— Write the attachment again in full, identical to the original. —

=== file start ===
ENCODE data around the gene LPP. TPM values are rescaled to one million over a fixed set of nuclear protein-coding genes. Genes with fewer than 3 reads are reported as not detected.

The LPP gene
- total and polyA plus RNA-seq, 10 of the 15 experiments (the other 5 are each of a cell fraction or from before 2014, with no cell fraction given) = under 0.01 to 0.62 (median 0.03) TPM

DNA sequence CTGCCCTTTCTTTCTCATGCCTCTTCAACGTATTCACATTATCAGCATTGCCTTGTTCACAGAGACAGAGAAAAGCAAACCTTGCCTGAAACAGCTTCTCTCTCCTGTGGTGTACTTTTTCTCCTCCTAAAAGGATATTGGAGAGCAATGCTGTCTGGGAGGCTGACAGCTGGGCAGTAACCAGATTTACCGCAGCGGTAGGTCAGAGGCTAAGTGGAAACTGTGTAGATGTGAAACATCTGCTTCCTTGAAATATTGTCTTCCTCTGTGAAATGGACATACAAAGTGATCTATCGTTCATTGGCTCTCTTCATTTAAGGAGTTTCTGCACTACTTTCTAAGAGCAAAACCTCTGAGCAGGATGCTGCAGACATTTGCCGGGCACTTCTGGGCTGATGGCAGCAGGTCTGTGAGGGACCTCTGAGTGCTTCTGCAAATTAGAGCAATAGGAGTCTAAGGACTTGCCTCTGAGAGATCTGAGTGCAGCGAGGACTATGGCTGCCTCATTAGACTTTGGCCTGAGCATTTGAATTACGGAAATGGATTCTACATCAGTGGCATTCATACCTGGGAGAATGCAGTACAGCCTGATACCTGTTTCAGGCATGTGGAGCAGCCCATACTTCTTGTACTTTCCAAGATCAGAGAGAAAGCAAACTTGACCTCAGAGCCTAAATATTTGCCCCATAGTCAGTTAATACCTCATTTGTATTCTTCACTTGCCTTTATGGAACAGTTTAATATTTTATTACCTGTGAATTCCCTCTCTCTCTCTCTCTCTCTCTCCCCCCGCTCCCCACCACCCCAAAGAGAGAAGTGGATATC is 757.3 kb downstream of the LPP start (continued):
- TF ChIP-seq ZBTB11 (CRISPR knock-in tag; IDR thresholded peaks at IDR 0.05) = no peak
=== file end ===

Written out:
ENCODE data around the gene LPP. TPM values are rescaled to one million over a fixed set of nuclear protein-coding genes. Genes with fewer than 3 reads are reported as not detected.

The LPP gene
- total and polyA plus RNA-seq, 10 of the 15 experiments (the other 5 are each of a cell fraction or from before 2014, with no cell fraction given) = under 0.01 to 0.62 (median 0.03) TPM

DNA sequence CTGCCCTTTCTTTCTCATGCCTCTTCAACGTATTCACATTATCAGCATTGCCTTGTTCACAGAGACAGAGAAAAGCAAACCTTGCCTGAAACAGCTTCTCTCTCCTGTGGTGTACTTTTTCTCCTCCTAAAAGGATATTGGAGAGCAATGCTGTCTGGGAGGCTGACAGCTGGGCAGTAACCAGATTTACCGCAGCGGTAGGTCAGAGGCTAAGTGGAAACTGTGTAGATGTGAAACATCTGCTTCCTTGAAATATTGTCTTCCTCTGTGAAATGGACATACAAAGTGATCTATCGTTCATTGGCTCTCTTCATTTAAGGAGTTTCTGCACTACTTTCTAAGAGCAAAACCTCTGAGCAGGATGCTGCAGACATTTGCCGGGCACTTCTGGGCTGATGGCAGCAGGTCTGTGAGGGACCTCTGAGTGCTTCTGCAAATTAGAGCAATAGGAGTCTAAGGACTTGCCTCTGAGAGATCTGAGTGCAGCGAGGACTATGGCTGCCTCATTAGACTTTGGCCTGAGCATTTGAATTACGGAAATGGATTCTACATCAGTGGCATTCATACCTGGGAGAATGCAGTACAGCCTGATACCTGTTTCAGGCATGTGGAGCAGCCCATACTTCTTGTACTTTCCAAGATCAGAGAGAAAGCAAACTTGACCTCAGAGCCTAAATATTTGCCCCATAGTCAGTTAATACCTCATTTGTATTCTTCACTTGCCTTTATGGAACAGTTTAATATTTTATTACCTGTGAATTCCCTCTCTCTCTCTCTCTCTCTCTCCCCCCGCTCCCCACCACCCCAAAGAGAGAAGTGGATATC is 757.3 kb downstream of the LPP start (continued):
- TF ChIP-seq ZBTB11 (CRISPR knock-in tag; IDR thresholded peaks at IDR 0.05) = no peak